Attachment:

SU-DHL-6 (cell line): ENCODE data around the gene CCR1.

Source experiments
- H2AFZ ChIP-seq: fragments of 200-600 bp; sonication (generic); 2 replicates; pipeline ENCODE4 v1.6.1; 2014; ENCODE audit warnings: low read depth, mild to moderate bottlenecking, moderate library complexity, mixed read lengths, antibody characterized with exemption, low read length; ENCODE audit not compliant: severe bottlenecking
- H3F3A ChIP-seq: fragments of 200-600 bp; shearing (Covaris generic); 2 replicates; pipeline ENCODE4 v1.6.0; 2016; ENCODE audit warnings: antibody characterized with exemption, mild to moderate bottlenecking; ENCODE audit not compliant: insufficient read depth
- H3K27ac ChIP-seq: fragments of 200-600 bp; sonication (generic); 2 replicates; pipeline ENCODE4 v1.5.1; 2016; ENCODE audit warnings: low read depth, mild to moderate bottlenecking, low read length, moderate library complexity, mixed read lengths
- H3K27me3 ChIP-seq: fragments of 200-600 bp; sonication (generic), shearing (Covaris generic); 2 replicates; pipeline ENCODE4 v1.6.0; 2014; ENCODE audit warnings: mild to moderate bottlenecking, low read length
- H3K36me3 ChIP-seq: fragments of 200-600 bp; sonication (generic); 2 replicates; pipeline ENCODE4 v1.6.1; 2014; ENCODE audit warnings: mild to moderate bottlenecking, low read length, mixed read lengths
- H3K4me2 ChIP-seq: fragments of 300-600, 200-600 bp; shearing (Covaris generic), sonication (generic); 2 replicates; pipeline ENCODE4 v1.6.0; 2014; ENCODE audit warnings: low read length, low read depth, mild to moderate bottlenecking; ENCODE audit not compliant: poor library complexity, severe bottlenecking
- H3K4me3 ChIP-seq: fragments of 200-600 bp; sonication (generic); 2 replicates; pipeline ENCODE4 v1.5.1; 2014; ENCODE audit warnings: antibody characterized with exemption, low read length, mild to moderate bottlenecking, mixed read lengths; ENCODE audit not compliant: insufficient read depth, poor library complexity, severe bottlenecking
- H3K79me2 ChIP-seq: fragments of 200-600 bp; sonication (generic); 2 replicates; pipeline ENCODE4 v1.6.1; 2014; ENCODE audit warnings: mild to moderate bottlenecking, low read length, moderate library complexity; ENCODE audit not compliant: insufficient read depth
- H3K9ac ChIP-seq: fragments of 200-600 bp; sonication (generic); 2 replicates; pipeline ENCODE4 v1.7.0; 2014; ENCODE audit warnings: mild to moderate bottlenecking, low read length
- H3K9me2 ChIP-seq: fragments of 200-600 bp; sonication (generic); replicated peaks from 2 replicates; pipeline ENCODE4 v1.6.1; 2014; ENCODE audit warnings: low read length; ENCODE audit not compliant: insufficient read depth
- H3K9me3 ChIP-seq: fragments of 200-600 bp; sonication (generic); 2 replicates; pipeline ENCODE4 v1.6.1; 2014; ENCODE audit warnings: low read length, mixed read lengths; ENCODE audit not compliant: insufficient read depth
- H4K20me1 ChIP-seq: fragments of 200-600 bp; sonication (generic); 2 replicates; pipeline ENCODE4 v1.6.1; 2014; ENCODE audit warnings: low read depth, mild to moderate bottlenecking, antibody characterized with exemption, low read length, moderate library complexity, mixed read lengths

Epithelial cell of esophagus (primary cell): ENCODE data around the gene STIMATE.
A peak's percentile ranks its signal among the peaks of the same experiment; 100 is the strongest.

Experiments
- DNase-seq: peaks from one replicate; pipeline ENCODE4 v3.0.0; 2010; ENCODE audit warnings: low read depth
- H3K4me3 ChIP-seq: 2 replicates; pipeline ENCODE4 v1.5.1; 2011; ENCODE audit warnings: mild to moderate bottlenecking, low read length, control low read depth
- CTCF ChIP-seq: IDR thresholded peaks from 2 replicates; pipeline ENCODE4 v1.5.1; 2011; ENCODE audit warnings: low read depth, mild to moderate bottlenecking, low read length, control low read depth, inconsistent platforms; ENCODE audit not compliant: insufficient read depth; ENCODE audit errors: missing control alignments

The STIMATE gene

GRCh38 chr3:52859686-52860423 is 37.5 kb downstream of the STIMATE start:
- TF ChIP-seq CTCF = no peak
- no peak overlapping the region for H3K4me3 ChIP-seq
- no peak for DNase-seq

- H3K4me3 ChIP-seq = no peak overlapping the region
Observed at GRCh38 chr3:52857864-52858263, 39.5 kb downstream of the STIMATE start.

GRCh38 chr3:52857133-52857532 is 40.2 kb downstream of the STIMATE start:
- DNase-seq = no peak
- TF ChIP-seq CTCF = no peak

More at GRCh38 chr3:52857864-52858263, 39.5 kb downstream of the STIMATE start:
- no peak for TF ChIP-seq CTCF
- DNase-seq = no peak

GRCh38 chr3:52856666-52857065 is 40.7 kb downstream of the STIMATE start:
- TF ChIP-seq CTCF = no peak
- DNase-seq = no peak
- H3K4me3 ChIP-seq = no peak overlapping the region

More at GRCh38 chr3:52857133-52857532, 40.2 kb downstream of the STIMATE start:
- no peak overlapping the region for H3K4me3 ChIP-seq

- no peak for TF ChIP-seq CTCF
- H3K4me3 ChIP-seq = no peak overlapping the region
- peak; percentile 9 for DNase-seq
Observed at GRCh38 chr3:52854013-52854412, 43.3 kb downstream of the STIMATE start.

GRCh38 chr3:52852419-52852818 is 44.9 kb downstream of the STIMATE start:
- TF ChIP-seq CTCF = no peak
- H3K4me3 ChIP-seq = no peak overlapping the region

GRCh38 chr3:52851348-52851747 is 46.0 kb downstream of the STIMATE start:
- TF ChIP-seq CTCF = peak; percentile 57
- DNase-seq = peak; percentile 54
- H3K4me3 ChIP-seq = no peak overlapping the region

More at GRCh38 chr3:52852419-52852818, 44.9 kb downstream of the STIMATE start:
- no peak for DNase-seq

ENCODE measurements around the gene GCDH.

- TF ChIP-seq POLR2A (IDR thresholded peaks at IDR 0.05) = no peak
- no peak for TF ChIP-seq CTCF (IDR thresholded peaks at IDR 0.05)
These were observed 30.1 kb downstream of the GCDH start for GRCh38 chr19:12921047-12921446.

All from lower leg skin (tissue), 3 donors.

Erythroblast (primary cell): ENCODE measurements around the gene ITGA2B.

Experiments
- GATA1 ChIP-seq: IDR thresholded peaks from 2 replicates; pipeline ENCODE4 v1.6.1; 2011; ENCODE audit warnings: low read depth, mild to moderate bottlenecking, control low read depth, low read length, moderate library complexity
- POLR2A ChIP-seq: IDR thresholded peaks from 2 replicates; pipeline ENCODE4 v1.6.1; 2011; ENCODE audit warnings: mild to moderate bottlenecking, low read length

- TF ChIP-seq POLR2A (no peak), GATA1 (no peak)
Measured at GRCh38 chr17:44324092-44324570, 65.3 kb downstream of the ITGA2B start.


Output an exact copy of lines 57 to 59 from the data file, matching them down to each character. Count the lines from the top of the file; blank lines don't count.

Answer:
All from lower leg skin (tissue), 3 donors.

Erythroblast (primary cell): ENCODE measurements around the gene ITGA2B.

Experiments